United States District Court, W.D. Washington, Tacoma
CLINTON D. PEDERSON, Plaintiff,
UNITED STATES OF AMERICA, Defendant; and LEANNE MCGILL Plaintiff,
UNITED STATES OF AMERICA, Defendant.
ORDER ON DEFENDANT’S MOTION FOR SUMMARY
JUDGMENT REGARDING LEEANN MCGILL’S COMPLAINT
J. BRYAN United States District Judge.
matter comes before the Court on the Defendant United
States’ Motion to Exclude (Dkt. 56) and Motion for
Summary Judgment regarding Plaintiff Leeann McGill’s
Complaint (Dkt. 49). The Court has reviewed the pleadings
filed regarding the motions and is fully advised.
case arises from a motor vehicle collision which occurred
when Jose Caywood, an employee of the United States,
Department of the Interior and the Bureau of Indian Affairs,
hit Plaintiff Clinton Pederson’s vehicle, that, in
turn, hit Plaintiff Leanne McGill’s vehicle on State
Route 12. Dkt. 1. The United States now moves for summary
judgment on Ms. McGill’s claim for negligence, brought
pursuant to the Federal Tort Claims Act, 28 U.S.C. §
2671 et seq. (“FTCA”), arguing that Ms.
McGill cannot meet her burden of showing that the motor
vehicle accident was the proximate cause of her claimed
injury (Complex Regional Pain Syndrome (“CRPS”)).
Dkt. 49. For the reasons provided below, the motion to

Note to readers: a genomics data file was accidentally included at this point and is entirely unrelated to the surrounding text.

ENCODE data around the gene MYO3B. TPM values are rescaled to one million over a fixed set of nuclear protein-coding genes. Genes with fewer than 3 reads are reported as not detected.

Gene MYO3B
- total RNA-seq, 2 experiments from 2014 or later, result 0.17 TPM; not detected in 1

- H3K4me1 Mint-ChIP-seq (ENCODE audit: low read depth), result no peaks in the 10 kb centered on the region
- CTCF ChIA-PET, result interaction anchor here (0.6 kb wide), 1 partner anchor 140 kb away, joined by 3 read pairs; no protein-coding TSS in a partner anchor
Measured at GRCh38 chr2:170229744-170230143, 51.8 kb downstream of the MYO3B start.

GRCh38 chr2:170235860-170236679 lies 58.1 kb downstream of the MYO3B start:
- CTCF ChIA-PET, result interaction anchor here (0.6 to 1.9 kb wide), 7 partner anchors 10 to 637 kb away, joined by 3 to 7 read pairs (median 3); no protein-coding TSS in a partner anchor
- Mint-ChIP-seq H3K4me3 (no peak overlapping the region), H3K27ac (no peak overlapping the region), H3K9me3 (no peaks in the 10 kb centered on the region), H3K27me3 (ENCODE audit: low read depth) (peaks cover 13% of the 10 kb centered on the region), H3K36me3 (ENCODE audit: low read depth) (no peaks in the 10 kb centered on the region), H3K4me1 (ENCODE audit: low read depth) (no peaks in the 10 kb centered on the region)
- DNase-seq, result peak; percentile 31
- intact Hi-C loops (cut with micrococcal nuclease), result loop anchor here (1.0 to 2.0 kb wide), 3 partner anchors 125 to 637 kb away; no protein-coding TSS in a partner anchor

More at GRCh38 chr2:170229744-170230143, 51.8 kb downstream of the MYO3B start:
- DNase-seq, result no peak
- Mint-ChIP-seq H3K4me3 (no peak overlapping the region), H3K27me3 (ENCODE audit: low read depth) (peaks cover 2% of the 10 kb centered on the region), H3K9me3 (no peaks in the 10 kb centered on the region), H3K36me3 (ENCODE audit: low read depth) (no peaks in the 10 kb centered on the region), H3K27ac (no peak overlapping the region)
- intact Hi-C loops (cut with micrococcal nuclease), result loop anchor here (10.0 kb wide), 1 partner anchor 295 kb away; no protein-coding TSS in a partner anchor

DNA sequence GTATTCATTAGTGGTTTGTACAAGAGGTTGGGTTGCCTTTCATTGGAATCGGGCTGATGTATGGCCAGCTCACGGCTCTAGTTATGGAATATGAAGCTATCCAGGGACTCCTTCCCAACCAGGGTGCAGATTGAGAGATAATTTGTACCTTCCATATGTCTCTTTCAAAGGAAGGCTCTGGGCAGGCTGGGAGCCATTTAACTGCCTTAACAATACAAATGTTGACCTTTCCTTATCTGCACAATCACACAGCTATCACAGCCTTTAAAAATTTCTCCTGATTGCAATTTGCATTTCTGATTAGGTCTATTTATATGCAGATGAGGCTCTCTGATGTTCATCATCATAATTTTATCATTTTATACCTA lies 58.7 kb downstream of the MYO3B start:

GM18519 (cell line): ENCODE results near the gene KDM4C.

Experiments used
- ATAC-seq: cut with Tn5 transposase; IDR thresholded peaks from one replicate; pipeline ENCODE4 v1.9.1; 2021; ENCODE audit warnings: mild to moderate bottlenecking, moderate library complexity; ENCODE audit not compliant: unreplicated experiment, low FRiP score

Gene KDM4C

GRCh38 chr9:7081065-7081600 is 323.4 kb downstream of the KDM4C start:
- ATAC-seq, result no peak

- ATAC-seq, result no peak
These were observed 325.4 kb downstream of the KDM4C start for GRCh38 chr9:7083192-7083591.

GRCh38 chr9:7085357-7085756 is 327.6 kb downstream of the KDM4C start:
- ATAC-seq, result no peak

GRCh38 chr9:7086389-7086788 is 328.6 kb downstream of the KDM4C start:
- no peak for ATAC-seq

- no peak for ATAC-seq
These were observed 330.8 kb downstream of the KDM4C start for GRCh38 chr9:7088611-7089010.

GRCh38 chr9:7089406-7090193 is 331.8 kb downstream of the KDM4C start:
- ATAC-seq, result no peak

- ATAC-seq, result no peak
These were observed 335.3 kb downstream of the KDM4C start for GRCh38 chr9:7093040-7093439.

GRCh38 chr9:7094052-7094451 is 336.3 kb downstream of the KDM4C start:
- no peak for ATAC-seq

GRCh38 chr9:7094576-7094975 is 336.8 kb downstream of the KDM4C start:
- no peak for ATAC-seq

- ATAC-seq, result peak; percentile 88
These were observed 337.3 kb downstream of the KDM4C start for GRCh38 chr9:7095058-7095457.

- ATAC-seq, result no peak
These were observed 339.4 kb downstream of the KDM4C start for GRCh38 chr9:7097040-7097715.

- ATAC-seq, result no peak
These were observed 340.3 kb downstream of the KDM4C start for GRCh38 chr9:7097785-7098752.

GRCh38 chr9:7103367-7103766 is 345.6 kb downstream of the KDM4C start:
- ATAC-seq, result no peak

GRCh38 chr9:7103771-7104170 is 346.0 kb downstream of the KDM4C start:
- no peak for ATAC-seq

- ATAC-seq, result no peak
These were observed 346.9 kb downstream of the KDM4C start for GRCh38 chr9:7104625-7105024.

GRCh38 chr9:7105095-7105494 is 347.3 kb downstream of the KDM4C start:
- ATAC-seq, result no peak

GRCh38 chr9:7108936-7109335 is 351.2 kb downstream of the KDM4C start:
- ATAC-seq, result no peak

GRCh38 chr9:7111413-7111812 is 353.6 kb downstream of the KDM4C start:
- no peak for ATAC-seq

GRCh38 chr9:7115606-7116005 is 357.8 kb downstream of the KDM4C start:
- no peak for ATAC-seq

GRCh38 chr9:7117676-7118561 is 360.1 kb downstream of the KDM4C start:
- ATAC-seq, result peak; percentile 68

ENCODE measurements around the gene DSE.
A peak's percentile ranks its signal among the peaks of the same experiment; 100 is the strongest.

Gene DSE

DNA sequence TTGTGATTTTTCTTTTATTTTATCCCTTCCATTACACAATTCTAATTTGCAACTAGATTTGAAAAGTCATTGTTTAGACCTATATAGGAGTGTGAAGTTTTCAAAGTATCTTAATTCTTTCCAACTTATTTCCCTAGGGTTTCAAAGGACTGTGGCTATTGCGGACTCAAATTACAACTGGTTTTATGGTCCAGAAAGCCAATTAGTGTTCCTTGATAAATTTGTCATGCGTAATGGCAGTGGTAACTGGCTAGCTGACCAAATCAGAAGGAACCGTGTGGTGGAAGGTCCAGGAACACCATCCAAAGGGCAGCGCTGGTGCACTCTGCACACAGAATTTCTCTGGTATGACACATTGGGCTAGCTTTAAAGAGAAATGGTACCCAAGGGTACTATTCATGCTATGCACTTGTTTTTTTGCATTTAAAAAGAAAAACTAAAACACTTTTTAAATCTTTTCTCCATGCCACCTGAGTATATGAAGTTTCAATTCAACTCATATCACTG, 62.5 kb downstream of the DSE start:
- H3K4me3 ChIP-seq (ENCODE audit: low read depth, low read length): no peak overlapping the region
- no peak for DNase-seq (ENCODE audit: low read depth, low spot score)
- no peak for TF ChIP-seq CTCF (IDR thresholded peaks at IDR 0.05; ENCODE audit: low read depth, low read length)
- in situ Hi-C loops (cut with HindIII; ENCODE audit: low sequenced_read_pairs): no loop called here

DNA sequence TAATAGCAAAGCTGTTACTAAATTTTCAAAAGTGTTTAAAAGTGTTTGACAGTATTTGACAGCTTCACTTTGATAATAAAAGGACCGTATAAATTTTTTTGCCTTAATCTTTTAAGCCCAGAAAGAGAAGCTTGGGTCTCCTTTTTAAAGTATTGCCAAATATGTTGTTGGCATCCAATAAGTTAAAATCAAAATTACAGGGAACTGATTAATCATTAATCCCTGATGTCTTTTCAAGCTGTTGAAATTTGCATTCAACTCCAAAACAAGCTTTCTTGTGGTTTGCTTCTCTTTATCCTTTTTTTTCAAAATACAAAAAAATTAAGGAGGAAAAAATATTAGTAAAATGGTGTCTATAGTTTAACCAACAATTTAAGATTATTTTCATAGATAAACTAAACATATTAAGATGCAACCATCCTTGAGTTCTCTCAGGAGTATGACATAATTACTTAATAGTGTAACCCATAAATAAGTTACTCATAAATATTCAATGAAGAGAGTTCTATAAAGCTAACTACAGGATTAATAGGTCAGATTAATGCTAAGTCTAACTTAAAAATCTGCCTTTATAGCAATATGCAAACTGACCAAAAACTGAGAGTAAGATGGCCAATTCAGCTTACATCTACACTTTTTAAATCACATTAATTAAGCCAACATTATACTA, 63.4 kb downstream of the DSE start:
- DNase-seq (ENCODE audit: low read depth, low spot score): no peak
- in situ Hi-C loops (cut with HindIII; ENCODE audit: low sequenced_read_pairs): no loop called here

exclude (Dkt. 56) and the motion for summary judgment (Dkt.
49) should be denied.
FACTS RELEVANT TO THE MOTION
motor vehicle accident occurred on January 3, 2017. Dkt. 1.
Ms. McGill states that, right after the accident, she got out
of her car and checked on Mr. Pederson. Dkt. 50-1, at 8. She
called 911. Id. The paramedics arrived, but she was
not medically evaluated and did not go to the hospital.
Id. A little after the accident, Ms. McGill had pain
in her right shoulder and arm and a burning in her wrist.
Dkt. 50-1, at 9. She states that she also had “normal
aches and pains in [her] back and in [her] legs] like [she]
had gotten in a car accident, but . . . it seem normal”
to her. Dkt. 50-1, at 9.
McGill returned to work for over a week; she worked in an
assisted living facility. Dkt. 50-1 at 4. She states that she
was able “push through normal ‘I just got in a
car accident’ aches and pains” initially. Dkt.
50-1, at 4. On January 15, 2017, however, she was helping a
resident of the care facility stand, when “all of a
sudden, [her] arm went completely numb, fell to [her] side,
and it was like it wasn’t there.” Dkt. 50-1, at
4. She states that her arm “turned into nothing but
excruciating pain, shooting completely up to [her]
shoulder.” Ms. McGill states that she “talked to
one of the nurses that were [sic] on duty at the time, and
[her] forearm was actually swollen two to three times its
size, and that’s when [the nurse] told [Ms. McGill]
that she needed to go to the [emergency room].” Dkt.
50-1, at 5. The nurse on duty at the care facility sent Ms.
McGill home. Id.
January 17, 2017, Ms. McGill went to the emergency room. Dkt.
50-1, at 8. The treatment notes from the emergency room
provide, in part:
Chief Complaint: Motor Vehicle Crash . . . Patient does have
pain to forearm with intermittent tingling to hand. States